U.S.: ILA issues port strike preparation instructions - FreshFruitPortal.com

U.S.: ILA issues port strike preparation instructions

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U.S.: ILA issues port strike preparation instructions

In a letter to local International Longshoremen’s Union (ILA) branches, organization President Harold Daggett called for strike preparations that could shut down United States ports from Maine to Texas at the end of the year.

Containizered goods would suffer the brunt of the strike, with a special exception for fresh foods like fruits and vegetables.

"Unfortunately, Master Contract negotiations are not progressing well and it is expected that there will be a coastwise strike beginning at 12:01 a.m. on Sunday, December 30, 2012. It is imperative that all ILA local unions begin immediately to prepare for a strike," he said in an official statement.

If a strike occurs, containerized cargo will not be handled, with the exception of perishable commodities, military cargo and mail. Passenger ships and non-containerized cargo will also be accepted.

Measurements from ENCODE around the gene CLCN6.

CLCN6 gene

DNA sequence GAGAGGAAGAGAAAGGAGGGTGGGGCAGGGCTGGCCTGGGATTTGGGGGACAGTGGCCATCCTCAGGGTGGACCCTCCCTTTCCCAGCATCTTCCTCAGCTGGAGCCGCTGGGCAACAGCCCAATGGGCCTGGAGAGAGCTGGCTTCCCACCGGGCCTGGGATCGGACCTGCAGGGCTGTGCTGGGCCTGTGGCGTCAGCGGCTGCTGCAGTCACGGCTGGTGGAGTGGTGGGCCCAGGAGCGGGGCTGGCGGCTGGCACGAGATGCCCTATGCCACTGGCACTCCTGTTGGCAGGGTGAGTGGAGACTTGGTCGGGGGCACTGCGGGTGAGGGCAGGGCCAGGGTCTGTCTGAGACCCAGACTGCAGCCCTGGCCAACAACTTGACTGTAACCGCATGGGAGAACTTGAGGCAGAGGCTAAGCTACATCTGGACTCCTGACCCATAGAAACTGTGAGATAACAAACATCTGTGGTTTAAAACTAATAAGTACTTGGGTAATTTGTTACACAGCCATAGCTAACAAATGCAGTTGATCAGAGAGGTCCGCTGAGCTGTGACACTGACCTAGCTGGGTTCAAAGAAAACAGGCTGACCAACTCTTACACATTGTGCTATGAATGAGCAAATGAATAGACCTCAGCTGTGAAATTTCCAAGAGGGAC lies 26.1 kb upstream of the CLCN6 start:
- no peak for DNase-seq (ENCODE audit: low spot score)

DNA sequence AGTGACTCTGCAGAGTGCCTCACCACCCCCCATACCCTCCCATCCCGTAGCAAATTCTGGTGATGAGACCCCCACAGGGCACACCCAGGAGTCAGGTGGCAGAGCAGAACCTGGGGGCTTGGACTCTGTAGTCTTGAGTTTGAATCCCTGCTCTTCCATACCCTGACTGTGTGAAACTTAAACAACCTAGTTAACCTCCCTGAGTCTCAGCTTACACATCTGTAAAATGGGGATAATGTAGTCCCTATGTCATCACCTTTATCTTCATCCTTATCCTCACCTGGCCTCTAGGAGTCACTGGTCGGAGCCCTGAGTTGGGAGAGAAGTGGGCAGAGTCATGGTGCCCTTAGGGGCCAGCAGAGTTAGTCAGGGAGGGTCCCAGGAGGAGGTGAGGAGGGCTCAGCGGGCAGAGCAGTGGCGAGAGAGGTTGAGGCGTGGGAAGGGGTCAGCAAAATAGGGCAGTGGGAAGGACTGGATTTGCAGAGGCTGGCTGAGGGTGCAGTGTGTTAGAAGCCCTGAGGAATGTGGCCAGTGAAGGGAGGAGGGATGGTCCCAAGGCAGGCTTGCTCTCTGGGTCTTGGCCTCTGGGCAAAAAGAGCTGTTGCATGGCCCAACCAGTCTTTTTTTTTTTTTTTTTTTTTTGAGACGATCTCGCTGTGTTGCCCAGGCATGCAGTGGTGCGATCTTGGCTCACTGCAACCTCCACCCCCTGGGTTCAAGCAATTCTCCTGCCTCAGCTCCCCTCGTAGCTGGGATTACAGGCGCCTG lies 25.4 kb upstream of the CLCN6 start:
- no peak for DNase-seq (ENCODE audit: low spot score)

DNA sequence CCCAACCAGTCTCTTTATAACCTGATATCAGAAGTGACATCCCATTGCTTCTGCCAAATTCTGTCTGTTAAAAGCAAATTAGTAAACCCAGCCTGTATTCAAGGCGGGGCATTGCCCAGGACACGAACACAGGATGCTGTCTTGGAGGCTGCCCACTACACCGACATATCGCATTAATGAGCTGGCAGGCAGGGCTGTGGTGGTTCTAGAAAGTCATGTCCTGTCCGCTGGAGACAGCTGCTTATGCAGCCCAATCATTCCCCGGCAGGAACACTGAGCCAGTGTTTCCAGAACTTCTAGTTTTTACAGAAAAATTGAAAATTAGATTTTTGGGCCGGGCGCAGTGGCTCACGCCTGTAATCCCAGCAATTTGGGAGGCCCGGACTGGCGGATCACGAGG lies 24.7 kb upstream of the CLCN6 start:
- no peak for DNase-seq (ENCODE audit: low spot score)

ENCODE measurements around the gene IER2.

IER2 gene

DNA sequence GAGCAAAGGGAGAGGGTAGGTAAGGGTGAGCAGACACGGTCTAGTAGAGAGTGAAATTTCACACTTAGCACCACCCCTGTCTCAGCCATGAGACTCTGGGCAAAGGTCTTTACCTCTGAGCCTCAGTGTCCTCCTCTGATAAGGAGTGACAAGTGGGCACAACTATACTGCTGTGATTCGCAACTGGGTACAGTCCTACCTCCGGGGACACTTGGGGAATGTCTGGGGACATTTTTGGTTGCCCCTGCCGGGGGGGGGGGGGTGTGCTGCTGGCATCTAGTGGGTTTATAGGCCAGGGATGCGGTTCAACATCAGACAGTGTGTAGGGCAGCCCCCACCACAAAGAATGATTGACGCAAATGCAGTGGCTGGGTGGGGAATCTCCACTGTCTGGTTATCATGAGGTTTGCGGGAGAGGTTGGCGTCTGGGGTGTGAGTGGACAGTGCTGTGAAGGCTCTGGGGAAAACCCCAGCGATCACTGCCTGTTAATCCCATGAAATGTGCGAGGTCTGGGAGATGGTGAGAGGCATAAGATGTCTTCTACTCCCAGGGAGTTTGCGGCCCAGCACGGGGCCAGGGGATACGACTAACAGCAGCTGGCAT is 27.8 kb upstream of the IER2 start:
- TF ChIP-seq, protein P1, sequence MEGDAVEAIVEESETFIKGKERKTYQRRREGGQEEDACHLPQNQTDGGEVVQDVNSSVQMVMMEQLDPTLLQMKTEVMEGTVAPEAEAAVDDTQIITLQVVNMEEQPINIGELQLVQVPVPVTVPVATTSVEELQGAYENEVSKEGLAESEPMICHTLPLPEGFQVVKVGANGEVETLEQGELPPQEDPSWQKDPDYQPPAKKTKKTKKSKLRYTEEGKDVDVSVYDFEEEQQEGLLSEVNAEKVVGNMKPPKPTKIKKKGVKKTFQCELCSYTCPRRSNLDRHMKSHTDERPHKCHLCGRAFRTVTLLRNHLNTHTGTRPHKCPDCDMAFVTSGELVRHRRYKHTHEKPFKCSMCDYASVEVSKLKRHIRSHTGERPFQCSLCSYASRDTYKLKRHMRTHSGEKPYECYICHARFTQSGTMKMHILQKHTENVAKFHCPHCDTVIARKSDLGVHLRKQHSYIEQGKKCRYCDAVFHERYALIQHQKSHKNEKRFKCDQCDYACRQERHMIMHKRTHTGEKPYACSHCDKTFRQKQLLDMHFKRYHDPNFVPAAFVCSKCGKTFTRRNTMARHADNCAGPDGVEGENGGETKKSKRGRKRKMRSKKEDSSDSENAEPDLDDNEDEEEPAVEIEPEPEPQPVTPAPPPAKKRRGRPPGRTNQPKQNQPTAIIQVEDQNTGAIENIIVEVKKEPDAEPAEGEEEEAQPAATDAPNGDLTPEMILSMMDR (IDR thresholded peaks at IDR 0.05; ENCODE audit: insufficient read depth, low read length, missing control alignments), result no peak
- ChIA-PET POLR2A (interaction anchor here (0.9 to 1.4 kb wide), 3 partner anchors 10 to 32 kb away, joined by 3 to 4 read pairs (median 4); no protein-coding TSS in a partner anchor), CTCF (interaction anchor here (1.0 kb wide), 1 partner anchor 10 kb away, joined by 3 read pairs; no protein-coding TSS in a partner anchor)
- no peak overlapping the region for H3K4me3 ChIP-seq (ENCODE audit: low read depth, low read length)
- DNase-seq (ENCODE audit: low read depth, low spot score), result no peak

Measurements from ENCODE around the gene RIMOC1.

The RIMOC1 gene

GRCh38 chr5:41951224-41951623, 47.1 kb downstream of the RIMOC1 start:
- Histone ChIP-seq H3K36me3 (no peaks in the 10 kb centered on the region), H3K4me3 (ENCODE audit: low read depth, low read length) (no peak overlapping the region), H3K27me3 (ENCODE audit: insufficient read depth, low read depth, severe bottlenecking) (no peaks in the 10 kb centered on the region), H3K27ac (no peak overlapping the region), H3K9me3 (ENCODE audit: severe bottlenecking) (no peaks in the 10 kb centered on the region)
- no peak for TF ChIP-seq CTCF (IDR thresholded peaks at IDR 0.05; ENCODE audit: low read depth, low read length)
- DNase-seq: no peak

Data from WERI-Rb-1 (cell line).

Perishable commodities are defined as fresh products with a limited shelf life that are not frozen.

Daggett called for local units to establish strike committees to organize workers. He also insisted on no violence at picket lines.

During talks on Tuesday, Dec. 18, the Federal Mediation and Conciliation Service recommended a short deadline extension to keep both parties on the bargaining table.

The current master contract for East and Gulf Coast port workers is set to expire Saturday, Dec. 29.

The December deadline resulted from a 90-day extension after talks stalled in September and failed to come to a resolution before the original expiration date.

Although USMX accepted the possibility of another contract extension, the ILA rejected the offer.

In a statement Thursday, the ILA outlined the Container Royalty Fund as a key point of contention.

The ILA would like to maintain the current fund, which contributes to worker benefits.

The USMX, however, has proposed phasing out the fund, which the ILA rejected. It suggested maintaining royalties at 2011 levels for 25 years and barring new employees from such payments.

Related story: U.S. port strike talks hit stalemate over container royalties


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